Wednesday, March 12, 2014

The BC Effect and the Legend of the February Flowers

In a few short days I will be off to celebrate the big 4-0 with my BFF who lives in the beautiful Vancouver, British Columbia. I love Vancouver, especially this time of year.  Winter in Canada is really cold, everywhere other than BC.  This winter has been especially cold and miserable, so I am looking forward to enjoying some warm spring air. But this enjoyment comes at a price. I am referring to the BC Effect.

For those of you unfamiliar, the BC Effect is a syndrome that all people that live in BC suffer from, but the ones most afflicted are those who originated from the prairies. Once that u-haul crosses the border from Alberta to British Columbia an invisible mist engulfs the head of the soon-to-be resident and alters their molecular structure in a way that makes them forever convinced that BC is indeed the most extraordinary place on the planet. No other square foot of earth on any continent can contend with the enchantment that is British Columbia. I have family, friends, former co-workers and acquaintances who have all moved to BC, and they all suffer from the BC Effect.  And there is no cure.

Now, I will concede that there are definite advantages to BC. It scores big points for scenery, warm winter weather, an impressive cultural element and the shopping is spectacular. And the people, for the most part, are very positive. Really, really positive. Stepford, positive. Nobody is fat, or smokes, or harms the environment or drives around in an obnoxious oversized pick-ups with naked women on the mud flaps. They walk everywhere possible, recycle and eat organic food. It can be quite enjoyable.

The BC Effect does, however, remove all logical perspective and the ability to have a solid base in reality. This manifests itself in many ways including a consistent (albeit subtle and polite) distaste for other locations to live (mostly directed at the province from which the BC Effect sufferer originated), as well as a burning desire to convert the non-believers. They’re like born-again Christians, but they worship at the altar of the God of Weather. Anyone from the prairies who travels to BC in during winter months is signing an invisible contract that allows every single conversation to begin with how our weather is horrendous and far far inferior to the weather they get to enjoy in BC.  We are expected to actively participate in this conversation, and it’s not over until we concede to their superiority and adequately verbalize our jealousy.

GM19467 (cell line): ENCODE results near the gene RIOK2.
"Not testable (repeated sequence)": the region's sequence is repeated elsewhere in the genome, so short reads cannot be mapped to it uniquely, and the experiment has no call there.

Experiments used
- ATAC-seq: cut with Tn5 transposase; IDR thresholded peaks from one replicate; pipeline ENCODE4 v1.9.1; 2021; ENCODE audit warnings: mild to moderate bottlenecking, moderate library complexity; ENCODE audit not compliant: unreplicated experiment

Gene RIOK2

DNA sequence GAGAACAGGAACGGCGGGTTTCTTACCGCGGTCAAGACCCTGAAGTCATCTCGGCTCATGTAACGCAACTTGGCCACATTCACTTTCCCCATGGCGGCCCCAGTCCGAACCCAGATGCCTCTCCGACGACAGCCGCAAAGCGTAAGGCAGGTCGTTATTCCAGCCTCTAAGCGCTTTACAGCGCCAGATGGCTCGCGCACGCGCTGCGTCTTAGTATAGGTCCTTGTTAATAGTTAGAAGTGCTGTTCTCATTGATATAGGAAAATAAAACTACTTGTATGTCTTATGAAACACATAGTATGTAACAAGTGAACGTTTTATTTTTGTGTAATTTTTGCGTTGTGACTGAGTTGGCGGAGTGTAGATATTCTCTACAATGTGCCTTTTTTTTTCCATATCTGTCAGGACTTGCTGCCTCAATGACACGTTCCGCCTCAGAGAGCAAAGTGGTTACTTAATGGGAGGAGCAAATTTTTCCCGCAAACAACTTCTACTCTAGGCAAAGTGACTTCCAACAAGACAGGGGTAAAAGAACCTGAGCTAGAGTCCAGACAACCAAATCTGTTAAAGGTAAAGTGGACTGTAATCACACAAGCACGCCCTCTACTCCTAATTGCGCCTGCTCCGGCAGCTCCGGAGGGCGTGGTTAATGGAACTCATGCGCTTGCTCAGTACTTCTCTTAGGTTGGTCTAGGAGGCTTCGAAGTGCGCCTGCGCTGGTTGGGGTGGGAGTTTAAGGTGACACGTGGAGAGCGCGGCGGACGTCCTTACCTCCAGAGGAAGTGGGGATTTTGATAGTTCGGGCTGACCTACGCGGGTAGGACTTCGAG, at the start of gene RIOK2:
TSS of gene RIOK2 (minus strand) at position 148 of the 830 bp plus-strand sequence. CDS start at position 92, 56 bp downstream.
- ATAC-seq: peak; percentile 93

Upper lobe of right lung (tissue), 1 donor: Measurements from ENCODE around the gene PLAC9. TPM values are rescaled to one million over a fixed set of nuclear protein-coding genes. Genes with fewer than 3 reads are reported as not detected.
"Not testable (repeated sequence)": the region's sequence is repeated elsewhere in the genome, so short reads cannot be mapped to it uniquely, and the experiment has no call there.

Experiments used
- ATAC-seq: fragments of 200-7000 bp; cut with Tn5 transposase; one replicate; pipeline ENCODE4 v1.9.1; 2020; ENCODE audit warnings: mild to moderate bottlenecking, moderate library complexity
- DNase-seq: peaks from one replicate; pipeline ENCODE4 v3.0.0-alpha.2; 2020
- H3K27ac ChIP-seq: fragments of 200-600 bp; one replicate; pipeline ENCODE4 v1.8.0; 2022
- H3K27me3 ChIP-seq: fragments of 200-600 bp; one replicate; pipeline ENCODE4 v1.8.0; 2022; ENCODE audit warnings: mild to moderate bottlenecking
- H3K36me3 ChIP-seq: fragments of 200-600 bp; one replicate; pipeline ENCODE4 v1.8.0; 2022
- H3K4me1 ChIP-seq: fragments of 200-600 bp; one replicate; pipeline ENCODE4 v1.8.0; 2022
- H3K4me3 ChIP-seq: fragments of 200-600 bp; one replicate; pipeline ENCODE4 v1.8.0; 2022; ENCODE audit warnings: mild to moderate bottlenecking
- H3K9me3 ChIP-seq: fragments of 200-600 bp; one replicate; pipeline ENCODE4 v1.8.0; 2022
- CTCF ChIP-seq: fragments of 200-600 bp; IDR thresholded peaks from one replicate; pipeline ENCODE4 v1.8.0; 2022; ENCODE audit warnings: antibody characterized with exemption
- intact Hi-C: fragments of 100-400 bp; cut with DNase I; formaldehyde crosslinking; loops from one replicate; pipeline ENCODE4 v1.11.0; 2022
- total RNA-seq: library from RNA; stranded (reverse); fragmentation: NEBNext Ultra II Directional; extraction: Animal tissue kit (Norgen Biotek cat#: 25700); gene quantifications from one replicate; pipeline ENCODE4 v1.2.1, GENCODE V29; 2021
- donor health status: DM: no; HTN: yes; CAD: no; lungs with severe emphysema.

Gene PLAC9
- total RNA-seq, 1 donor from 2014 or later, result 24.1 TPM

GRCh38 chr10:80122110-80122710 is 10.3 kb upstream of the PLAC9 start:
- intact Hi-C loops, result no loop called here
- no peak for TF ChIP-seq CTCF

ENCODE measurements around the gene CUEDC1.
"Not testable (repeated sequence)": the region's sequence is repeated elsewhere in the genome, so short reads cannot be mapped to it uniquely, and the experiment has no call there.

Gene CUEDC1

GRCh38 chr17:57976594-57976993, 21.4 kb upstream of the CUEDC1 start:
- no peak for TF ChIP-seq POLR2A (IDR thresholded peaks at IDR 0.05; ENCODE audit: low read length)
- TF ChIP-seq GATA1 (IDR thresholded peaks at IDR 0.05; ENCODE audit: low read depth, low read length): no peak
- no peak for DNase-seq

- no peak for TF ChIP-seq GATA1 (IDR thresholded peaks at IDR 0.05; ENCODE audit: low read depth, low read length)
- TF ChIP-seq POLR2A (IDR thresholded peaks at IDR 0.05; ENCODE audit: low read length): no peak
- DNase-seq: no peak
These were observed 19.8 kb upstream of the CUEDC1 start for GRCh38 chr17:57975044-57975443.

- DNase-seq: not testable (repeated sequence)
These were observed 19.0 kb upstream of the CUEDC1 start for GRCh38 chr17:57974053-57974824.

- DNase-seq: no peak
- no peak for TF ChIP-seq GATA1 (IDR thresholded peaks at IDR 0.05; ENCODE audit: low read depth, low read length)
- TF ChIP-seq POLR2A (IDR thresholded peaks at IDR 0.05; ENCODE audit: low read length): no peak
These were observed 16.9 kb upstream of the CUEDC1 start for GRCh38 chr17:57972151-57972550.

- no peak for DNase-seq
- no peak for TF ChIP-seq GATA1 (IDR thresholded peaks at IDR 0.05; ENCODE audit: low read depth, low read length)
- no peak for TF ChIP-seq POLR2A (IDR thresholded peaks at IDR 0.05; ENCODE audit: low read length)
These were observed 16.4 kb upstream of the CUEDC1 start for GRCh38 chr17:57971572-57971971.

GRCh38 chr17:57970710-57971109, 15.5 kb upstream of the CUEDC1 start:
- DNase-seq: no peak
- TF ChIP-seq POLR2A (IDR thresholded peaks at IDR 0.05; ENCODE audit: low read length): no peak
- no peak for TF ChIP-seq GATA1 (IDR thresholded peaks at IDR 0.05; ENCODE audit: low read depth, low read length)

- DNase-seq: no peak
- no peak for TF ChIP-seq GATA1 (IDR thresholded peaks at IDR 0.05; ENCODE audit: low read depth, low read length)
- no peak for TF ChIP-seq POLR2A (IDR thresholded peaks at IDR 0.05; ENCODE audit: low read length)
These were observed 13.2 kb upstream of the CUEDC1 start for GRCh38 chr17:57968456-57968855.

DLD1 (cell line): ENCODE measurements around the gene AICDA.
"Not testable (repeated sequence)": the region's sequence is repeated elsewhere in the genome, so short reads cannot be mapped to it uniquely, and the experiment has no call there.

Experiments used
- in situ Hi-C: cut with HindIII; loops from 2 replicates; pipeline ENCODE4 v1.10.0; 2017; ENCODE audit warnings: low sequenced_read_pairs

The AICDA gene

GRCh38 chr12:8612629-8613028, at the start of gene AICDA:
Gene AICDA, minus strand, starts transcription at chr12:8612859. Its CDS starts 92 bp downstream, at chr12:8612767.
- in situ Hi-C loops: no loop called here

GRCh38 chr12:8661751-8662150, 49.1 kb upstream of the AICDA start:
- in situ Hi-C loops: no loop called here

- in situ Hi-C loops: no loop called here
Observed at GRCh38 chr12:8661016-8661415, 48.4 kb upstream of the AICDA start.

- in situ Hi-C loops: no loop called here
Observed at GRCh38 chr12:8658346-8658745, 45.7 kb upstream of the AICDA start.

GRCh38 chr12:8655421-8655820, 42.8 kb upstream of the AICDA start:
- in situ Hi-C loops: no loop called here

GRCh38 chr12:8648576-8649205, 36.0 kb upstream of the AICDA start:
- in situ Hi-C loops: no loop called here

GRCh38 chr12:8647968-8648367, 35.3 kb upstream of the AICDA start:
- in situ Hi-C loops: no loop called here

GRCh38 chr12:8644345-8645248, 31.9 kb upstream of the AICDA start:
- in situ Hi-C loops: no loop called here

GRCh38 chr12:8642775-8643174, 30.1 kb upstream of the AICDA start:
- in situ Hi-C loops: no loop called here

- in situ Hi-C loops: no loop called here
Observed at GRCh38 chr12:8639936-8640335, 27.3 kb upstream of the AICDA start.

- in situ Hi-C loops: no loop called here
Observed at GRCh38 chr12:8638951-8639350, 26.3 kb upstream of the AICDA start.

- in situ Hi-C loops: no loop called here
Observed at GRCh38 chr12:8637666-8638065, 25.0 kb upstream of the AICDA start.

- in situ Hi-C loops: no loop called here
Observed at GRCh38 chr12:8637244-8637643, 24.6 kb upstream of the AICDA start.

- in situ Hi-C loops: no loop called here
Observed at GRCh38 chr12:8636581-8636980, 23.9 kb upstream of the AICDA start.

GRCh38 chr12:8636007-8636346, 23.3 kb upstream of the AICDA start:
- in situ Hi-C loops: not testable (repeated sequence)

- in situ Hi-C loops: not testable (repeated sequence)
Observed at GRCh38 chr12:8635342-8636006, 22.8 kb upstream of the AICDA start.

An example of BC Effect is the legend of the February Flowers. In BC the flowers bloom relatively soon into the new year, usually around the middle of February. I have heard about these mystical flowers from every single person I know with BC Effect, and to hear them tell it by February of each year the minute you step out your doorstep you are greeted by masses of blooming bouquets so exquisite that you are immediately rendered mute by their splendor. These flowers are in fact so amazing, that BC Tourism passes out little packets of kleenex at the airport so the new arrivals can appropriately deal with the aftermath of the exploding orgasm that will inevitably occur once eyes are first laid on the February Flowers.

And I’ve fallen for this before.  My first February trip to BC I rushed out of the airport as fast as I could because I couldn’t contain my excitement about getting to see FIRST HAND the February Flowers. I had dreams of posting selfies with these flowers that would draw jealous oohs and aahs from my facebook friends and colleagues alike.  What did I actually find?

These, ladies and gentleman, are the February Flowers:

Me: Huh? That sorry little group of crocuses? THOSE are the February flowers?

BC Effect sufferer: Yes, but….. they are flowers! In FEBRUARY!

Me: Oh. Umm….yeah, they’re nice.

BC Effect sufferer: It’s FEBRUARY! And there are flowers, right there! And there is no snow on the ground!!

Me: Yeah, but it’s pouring rain and I’m just as freezing as I was when I left Saskatchewan.

BC Effect sufferer: But, I have flowers at my house too! Just wait until you see them! Flowers! In February!

Me: Hey, yeah….okay. They're great. Ummm……. do you need to borrow my kleenex?

I have since paid for my lack of flower enthusiasm by having to have The Weather Conversation multiple times throughout the years. In fact, some BC Effect suffers actually CALL ME in Saskatchewan during the winter months for The Weather Conversation whenever they are feeling particularly smug. I’m pretty sure those calls coincide to when the housing prices jump to $950,000 for a 750 sqft bungalow built in 1965 located 45 mins from the actual city, so now I just roll with it.  

I leave on Thursday. BRING it, weather Nazis.